Among the improvements secured during the past year is a large new clothes-room. The dresses of the inmates are hung on portable stands furnished with double hooks. Several hun. dred garments are thus simultaneously exposed to the air. Oiling and waxing the floors instead of scrubbing them has resulted in a decided decrease in the prevalence of throat troubles among the inmates.

The completion of the boiler-house and the building of a new cottage for which appropriations have been made, have unfortunately been delayed by a disagreement among members of the Board of Managers as to the best location for the proposed buildings. The number of needy cases that await ailmission to this institution is so great that unnecessary delay in enlarging the institution is particularly to be deplored.

It is complained that many women when received at the institution are not in a state of personal cleanliness. It seems not unreasonable to expect that persons sent to the State Charitable Institutions should be as well fitted out as persons sent to State Hospitals for the Insane, and if this cannot be attained without a law requiring it, there should be such legal regulation as now exists in the case of persons committed to State Hospitals.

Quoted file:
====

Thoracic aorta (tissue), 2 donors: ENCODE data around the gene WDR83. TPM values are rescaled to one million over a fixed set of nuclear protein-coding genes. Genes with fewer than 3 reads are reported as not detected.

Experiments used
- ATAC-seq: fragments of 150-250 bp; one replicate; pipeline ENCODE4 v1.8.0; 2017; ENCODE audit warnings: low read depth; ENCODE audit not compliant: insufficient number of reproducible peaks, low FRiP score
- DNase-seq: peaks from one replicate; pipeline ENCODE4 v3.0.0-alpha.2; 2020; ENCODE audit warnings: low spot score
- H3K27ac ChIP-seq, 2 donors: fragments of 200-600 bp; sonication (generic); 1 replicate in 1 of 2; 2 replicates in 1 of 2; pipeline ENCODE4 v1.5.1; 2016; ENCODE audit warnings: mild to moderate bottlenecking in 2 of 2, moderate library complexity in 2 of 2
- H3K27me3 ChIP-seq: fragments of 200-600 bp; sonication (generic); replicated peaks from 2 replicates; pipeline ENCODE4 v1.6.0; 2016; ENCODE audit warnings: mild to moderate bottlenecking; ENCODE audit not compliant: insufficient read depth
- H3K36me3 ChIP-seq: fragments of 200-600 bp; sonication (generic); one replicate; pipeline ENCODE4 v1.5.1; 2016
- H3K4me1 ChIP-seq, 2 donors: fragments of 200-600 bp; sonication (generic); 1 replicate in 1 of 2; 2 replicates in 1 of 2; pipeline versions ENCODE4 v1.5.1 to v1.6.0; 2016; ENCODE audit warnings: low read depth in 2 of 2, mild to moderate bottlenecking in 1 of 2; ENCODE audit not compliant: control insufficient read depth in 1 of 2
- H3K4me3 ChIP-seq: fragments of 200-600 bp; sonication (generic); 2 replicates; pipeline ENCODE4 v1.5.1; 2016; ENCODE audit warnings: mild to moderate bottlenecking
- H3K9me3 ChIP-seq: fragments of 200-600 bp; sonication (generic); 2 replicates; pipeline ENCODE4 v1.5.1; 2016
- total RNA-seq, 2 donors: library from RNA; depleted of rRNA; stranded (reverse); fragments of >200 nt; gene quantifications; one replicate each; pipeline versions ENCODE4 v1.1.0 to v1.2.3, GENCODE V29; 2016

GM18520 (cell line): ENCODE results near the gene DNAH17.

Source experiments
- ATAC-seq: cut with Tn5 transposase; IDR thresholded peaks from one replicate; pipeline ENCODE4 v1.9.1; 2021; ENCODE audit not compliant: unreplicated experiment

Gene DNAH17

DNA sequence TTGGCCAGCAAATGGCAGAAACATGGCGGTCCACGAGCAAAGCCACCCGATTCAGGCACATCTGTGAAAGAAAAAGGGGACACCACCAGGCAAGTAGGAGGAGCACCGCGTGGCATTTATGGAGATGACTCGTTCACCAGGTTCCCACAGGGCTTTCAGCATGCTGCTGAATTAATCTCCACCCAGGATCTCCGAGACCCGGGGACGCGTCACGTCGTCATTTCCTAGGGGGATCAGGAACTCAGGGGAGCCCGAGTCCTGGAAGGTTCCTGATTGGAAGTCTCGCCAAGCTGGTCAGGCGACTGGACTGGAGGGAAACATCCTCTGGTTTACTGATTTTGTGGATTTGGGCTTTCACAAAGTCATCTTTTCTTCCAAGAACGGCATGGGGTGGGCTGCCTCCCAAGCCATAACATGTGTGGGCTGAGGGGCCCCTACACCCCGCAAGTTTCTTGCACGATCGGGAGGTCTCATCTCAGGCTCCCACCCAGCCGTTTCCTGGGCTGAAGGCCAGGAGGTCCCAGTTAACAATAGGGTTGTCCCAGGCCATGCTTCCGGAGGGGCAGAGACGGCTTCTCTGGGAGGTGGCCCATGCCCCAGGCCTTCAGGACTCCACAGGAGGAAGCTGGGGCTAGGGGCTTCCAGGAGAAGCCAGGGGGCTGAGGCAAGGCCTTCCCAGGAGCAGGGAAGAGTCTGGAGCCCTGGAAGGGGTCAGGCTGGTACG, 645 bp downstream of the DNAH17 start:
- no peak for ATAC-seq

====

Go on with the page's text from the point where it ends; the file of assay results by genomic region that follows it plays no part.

The Association made it its duty in 1898, as in previous years, to examine carefully all bills introduced in either branch of the Legislature. Bills affecting the administration of charity were referred to appropriate committees of the Association, and were carefully considered. Such action as seemed advisable was then taken to secure their passage, amendment or defeat. The amount of proposed legislation relating to charitable interests is surprising, and the legislative work of the Association during the winter season occupies a large portion of the time of its active workers.